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About Time

November 1, 2013
About Time

I admit to being a big fan of Love Actually, and so I was cautiously looking forward to another romantic comedy by writer/director Richard Curtis. But when I heard what it was about, that made me nervous. And, indeed, About Time is a textbook case of the way time travel is delicate and dangerous, forming strange loops back on itself, and that using time travel as the premise for your story can end up undoing exactly the point you’d meant it to make.

The central conceit is that Tim Lake (Domhnall Gleeson) can travel in time, to a limited extent. Shortly after he turns 21, his father (Bill Nighy) sits him down and explains that all the men in the family have been able to revisit their own history. But it only goes backwards, except when going back forward to the time Tim just went back from, which he doesn’t always, and it’s all kinda messy, which I admit is Not Really The Point here, but still feels jarring and messy that there aren’t well-defined rules about how this central conceit of the whole film works. The upshot is an uneven blend of Slaughterhouse Five, but with control by the traveller, and Groundhog Day, but not restricted to a single day.

So Tim starts by going back and kissing a girl he’d previously just awkwardly shaken hands with on New Year’s. He then tries to use his ability to make a pass at a young woman who stays the summer at his family’s Cornish villa, but after a couple tries he gives up. And then he meets Mary (Rachel McAdams), and they fall in love, and he puts his talents to use correcting his various bungles.

Setting aside the creepy stalker factor — and there is indeed a scene where it’s kind of amazing that Mary and her friend don’t scream for the police on Tim — the thing that brings the premise crashing down is the premise itself. Time travel is a delicate thing, and Curtis blithely blunders his way through it much as Tim does through his life, maintaining no sense of consistency in the world he builds where it would conflict with the facile, syrupy schmaltz he’s pushing.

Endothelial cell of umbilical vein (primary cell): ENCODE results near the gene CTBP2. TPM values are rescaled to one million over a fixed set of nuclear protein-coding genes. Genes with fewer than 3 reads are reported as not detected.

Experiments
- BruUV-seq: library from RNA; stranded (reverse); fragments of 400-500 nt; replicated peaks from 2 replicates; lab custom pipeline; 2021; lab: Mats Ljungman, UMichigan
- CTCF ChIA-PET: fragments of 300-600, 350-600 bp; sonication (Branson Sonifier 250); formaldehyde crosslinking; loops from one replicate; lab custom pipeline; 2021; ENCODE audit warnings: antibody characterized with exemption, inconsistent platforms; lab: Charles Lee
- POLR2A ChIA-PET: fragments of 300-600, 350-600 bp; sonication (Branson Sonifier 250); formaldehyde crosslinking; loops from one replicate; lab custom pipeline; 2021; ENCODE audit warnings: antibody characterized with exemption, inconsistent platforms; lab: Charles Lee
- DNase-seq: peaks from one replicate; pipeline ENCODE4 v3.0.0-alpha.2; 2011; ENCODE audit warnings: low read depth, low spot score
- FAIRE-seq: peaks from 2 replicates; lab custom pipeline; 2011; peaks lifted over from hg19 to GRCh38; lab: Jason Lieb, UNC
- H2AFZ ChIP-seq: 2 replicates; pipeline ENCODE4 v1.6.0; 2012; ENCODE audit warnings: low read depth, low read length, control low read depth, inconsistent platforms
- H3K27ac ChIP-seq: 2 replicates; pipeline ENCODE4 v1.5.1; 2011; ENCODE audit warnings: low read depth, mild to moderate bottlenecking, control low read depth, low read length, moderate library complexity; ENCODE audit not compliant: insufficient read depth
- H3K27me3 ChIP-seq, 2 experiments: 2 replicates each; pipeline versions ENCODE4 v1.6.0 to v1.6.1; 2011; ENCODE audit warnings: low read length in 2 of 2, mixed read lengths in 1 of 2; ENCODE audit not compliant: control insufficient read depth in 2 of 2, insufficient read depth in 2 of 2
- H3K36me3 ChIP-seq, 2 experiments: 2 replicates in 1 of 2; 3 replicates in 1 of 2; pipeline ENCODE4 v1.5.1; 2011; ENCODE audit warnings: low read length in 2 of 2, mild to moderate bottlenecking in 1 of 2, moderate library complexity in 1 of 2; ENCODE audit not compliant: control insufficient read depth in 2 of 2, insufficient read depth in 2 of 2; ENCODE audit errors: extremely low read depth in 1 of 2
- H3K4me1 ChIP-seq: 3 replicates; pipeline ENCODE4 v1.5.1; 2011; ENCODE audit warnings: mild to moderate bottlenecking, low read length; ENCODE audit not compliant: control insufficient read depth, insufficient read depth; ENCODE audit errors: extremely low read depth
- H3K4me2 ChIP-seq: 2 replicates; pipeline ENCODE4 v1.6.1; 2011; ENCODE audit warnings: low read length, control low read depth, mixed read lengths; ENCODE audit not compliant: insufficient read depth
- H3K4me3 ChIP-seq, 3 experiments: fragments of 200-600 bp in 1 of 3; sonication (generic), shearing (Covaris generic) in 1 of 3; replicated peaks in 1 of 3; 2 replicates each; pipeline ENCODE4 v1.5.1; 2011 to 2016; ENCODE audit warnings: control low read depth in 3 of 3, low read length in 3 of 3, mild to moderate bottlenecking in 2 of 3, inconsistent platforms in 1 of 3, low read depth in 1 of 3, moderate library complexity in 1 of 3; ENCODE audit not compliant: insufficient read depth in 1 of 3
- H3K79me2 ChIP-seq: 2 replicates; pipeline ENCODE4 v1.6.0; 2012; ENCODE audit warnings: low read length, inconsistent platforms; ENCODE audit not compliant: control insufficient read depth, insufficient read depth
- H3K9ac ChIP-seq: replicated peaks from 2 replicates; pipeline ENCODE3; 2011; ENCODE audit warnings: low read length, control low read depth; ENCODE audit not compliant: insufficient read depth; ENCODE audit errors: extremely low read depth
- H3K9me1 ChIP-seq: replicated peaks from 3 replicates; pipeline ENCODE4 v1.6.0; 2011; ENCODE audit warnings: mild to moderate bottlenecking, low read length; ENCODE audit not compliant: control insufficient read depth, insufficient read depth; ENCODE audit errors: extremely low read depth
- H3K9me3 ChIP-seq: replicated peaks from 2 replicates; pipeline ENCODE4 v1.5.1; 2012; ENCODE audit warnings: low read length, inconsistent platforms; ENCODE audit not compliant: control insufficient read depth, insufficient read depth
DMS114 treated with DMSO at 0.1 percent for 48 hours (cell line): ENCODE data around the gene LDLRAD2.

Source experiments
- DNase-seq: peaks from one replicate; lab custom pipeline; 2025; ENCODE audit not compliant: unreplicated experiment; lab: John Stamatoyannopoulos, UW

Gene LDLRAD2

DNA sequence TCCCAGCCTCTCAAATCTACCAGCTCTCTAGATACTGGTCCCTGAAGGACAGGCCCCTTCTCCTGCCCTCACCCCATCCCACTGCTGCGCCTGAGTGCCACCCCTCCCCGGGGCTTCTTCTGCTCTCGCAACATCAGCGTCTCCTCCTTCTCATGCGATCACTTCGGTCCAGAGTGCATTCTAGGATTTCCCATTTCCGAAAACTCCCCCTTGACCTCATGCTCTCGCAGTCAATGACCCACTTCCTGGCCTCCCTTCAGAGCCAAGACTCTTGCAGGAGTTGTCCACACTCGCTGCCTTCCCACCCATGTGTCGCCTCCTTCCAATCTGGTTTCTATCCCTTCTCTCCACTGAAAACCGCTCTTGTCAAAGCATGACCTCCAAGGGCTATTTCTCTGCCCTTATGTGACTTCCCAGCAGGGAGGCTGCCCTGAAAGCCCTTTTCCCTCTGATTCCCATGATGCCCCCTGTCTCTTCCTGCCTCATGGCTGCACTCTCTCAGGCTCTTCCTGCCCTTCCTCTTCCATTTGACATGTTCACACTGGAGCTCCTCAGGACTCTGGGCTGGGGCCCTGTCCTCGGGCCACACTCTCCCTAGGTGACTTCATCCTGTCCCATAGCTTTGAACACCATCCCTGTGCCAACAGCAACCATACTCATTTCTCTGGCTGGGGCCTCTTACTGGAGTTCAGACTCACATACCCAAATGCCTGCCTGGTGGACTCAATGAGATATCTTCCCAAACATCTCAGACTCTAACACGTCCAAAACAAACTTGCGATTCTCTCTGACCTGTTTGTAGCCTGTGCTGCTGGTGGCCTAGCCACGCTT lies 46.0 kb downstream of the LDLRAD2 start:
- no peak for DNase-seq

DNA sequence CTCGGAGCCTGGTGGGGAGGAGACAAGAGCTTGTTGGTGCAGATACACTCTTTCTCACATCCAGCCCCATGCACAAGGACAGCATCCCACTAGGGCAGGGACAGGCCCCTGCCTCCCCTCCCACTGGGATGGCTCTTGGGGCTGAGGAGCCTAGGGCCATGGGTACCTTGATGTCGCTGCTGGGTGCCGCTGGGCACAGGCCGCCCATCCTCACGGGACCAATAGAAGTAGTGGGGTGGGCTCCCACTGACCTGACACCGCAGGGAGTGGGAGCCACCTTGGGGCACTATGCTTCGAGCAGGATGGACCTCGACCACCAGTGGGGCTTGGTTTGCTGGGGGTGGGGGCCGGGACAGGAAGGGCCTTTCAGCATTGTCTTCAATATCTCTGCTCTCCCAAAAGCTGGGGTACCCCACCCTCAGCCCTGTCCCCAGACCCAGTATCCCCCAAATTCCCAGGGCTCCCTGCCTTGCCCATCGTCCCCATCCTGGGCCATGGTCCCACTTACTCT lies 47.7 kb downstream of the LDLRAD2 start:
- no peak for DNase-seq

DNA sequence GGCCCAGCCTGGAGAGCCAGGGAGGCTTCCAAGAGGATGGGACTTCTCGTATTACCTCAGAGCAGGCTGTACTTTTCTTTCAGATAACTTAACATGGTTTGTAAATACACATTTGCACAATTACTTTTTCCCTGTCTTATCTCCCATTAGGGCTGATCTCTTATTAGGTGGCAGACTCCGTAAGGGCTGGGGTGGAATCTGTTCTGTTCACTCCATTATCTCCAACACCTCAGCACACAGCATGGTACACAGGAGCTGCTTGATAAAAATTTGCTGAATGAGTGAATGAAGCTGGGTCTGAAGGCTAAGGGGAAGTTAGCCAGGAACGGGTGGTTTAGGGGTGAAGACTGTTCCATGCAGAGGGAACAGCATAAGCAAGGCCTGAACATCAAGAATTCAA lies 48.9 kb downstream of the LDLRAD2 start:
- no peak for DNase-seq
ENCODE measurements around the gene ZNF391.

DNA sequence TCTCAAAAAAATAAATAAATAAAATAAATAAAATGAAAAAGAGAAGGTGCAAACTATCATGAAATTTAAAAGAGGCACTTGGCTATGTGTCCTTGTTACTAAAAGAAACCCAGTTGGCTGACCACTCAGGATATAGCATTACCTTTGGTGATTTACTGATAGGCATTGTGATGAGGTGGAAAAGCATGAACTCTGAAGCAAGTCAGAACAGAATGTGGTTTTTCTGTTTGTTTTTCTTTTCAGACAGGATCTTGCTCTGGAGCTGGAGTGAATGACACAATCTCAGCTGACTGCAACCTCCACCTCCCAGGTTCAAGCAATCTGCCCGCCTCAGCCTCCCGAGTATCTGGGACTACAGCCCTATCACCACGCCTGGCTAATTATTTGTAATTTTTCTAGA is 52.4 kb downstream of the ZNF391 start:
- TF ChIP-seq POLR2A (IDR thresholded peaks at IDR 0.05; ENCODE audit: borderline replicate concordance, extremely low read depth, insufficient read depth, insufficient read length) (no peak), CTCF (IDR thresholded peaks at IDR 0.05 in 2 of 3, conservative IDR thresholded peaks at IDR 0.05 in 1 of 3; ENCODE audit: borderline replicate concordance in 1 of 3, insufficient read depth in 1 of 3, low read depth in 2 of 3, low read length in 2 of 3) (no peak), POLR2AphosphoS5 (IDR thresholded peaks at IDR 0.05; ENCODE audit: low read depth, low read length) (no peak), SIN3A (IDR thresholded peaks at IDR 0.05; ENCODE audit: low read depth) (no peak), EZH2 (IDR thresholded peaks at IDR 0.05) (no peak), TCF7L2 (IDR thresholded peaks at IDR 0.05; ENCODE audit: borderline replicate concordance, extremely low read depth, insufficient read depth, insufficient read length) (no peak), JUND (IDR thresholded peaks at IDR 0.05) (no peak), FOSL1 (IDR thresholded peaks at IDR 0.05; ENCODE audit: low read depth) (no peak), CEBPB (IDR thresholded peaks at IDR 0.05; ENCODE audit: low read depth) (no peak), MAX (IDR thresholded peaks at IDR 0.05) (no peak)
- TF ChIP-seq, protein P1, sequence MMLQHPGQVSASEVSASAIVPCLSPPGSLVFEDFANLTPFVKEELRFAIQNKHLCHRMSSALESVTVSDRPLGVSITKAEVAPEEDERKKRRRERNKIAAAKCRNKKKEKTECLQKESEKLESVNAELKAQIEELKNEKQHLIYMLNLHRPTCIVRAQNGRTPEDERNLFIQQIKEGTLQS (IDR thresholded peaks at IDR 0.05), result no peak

Tim gives a few halfhearted tries to catch a young woman’s interest, and then gives up, concluding that it’s impossible to make someone fall in love with you. But then he does exactly that by re-editing his actions later; his later actions undercut the earlier “lesson”. He seems to use his talent sparingly, except there are lines indicating that he’s been advancing his record as a lawyer by using them to win all his cases; evidently justice is less important than his career, which even so doesn’t seem to go much of anywhere.

The biggest hook is a certain natural “limit” to his abilities: after a certain point any attempt to change things before that point will cause seemingly unacceptable destructive consequences. The whole conclusion hinges on the idea that even a visit would be forbidden. And yet in the very first example where it comes up, Tim is able to repair the breach. The story’s own example shows that all is not lost. And besides, if it’s so terrible, why didn’t Tim’s dad call him up and give a warning before the fact rather than after?

Time travel is a powerful storytelling tool, but it must be used carefully. It has subtle and far-reaching effects that resonate across the entire story, and small changes can have large, unexpected effects that a storyteller must be prepared to compensate for. Richard Curtis is not a bad storyteller, either as a writer or as a director, but he is clearly not prepared to handle time travel in his stories, and as a result About Time only “works”, to whatever extent it does, if you’re willing to overlook the glaring inconsistencies in order to get at the cheap sentimentality underneath.

Worth It: no.
Bechdel Test: fail.

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